Log in

No account? Create an account

How to be a Super Hero

Posted on 2009.07.10 at 06:00
Current Location: 75070
Current Music: Kate Bush - Hounds of Love
Tags: , , ,

I usually do magnificent work because I stay ahead of the curve. When I discover I'm going to be performing a task, I ensure everything I'll need is in place, put in place if its not, verify the steps I'll be running through, write a script or two, move them into place, open my tabs, track down my consoles, verify my logins, setup my environment and wait for go-time.

When the starting gun fires, I'm well on my way to a quick and efficient conclusion. Praise, often undeservedly so, is heaped upon my head. But I merely stand on the shoulders of giants. That is, those who can do these things off-the-cuff.

I'm not as smart as everyone else, so I work twice as hard. I've not the training others have, so I write everything down. I've not been doing this as long as some, so I do it during my spare time as well. All these tips and tricks help me survive in my environment.

But today, I wasn't given a heads-up. I was simply expected to perform - and the results, while not disastrous, caused much cursing and gnashing of teeth. Patch four systems. Easy enough. But all those same rules still apply, and this was in-between my other numerous tasks for the week.

My login had expired on two boxes, and the root password was several revs back to fix once I got the right console combination - Tracking down which virtual partition is on which frame requires multiple logins onto other boxes and grep'ing through frame serial numbers. Then the patches wouldn't load from the primary repository...The four boxes were split in pairs to two discrete storage nodes which act as secondary, firewalled patch repositories, and the depots on the primary was unbundled. The patches required numerous dependencies (something like 5500 individual files) so I had to scp entire directories to the different storage nodes and register them separately. I don't know how to install multiple patch-sets non-interactively from the command line on HP/UX, so I had to launch the ncurses gui.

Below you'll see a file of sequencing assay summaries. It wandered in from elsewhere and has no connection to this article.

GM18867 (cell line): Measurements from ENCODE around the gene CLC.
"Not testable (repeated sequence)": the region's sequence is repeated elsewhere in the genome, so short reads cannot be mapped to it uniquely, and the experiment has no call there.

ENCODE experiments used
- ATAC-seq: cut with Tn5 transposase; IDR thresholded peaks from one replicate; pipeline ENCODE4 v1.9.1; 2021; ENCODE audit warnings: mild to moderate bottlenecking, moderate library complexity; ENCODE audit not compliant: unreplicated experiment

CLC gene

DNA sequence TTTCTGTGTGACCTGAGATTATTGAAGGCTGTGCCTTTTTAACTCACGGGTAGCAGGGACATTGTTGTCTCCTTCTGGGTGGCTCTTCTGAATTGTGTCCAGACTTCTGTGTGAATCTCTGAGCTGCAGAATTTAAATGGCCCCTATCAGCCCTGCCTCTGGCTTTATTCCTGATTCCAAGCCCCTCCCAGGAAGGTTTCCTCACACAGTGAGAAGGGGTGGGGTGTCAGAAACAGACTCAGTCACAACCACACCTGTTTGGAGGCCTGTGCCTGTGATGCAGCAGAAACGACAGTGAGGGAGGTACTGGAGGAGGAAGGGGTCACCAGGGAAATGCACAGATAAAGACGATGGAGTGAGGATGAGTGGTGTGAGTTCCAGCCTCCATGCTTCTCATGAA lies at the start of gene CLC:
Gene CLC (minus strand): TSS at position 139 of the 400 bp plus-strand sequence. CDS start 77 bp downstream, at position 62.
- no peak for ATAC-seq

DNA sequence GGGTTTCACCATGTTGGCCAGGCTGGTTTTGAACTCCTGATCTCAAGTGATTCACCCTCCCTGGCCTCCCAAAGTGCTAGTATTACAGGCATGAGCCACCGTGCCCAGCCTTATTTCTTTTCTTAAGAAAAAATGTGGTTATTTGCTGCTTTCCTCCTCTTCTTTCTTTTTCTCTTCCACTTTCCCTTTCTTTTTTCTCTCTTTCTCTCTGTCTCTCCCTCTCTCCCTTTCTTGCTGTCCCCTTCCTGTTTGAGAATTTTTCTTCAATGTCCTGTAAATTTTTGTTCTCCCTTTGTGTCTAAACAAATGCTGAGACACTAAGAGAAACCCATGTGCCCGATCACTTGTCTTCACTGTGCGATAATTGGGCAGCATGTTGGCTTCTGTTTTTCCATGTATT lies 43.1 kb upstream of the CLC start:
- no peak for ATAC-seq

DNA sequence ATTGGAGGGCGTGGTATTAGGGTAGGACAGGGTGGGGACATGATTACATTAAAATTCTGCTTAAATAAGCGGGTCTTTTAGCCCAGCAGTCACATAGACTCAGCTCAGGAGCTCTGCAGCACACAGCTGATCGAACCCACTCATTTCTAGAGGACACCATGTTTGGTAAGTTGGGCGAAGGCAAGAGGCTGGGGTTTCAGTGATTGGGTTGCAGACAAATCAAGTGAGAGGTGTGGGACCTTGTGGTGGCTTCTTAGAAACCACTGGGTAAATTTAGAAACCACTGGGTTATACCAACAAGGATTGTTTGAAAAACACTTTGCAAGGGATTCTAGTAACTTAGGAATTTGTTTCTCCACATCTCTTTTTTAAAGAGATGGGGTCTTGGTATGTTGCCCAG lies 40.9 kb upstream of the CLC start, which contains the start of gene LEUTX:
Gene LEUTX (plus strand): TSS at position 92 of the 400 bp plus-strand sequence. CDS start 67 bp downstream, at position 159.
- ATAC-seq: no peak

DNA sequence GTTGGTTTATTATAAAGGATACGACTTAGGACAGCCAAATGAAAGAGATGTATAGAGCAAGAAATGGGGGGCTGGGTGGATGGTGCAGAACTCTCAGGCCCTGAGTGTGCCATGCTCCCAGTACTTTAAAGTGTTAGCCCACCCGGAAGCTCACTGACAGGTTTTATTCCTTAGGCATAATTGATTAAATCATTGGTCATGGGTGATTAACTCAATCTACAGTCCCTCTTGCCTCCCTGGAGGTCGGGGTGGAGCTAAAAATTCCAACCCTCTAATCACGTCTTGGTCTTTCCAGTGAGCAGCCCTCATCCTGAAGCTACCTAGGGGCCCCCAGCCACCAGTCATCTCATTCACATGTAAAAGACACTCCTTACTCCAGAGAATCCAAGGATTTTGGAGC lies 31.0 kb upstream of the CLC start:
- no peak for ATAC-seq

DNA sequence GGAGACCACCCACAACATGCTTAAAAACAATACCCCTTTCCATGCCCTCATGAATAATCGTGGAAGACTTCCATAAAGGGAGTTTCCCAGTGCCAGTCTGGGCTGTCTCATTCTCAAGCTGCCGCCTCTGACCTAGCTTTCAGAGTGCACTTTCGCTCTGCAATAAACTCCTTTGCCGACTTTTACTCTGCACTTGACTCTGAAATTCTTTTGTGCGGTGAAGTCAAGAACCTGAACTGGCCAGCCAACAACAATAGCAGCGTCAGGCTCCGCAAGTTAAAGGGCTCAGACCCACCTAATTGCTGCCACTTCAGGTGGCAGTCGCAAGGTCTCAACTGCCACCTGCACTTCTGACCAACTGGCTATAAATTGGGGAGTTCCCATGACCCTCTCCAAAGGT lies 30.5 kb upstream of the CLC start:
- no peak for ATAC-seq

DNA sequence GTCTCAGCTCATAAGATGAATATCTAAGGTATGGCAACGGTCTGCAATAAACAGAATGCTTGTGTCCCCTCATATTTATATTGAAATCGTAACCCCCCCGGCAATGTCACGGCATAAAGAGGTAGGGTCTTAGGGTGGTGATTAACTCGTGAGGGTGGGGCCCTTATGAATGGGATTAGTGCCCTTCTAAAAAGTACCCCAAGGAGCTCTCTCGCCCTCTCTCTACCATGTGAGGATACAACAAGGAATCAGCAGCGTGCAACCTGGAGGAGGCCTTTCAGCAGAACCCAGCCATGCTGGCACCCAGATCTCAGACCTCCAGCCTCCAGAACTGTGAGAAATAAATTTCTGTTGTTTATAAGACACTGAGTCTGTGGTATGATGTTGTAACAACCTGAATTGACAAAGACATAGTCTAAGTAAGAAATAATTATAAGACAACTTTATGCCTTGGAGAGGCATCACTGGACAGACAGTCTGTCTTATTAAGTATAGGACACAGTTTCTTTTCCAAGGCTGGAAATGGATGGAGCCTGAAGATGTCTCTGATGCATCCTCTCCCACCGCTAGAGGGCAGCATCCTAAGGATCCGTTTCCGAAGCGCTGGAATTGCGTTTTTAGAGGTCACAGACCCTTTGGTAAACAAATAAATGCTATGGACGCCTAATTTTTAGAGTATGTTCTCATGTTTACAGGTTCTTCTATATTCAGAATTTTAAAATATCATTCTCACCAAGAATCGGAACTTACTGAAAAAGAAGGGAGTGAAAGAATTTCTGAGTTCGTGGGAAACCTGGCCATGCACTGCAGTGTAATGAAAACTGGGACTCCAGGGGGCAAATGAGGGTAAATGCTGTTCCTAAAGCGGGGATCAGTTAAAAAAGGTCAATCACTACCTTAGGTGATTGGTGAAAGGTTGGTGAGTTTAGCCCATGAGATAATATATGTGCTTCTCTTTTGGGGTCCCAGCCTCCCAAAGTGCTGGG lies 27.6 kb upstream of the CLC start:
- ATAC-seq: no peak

I completed my task, but not easily.

I started my day at 0600 from an alert sent to my cell phone, and left at 2100, only to work the three hours I was home, and go back into the office at midnight because a frame had shat one half of its npars. Yes, production.

A 24-hour day today.

And I have more work to do tomorrow.

And Sunday.

True character is rarely revealed when things are easy.

So I don't bitch. I just work. And dream of sleep.

Little light shining,
Little light will guide them to me.
My face is all lit up,
My face is all lit up.
If they find me racing white horses,
They'll not take me for a buoy.

Let me be weak,
Let me sleep
And dream of sheep.

My King Size Beautyrest pillowtop awaits, like a slumbering lover


Tomas Gallucci
schpydurx at 2009-07-10 17:14 (UTC) (Link)
I'm not as smart as everyone else, so I work twice as hard. I've not the training others have, so I write everything down. I've not been doing this as long as some, so I do it during my spare time as well. All these tips and tricks help me survive in my environment.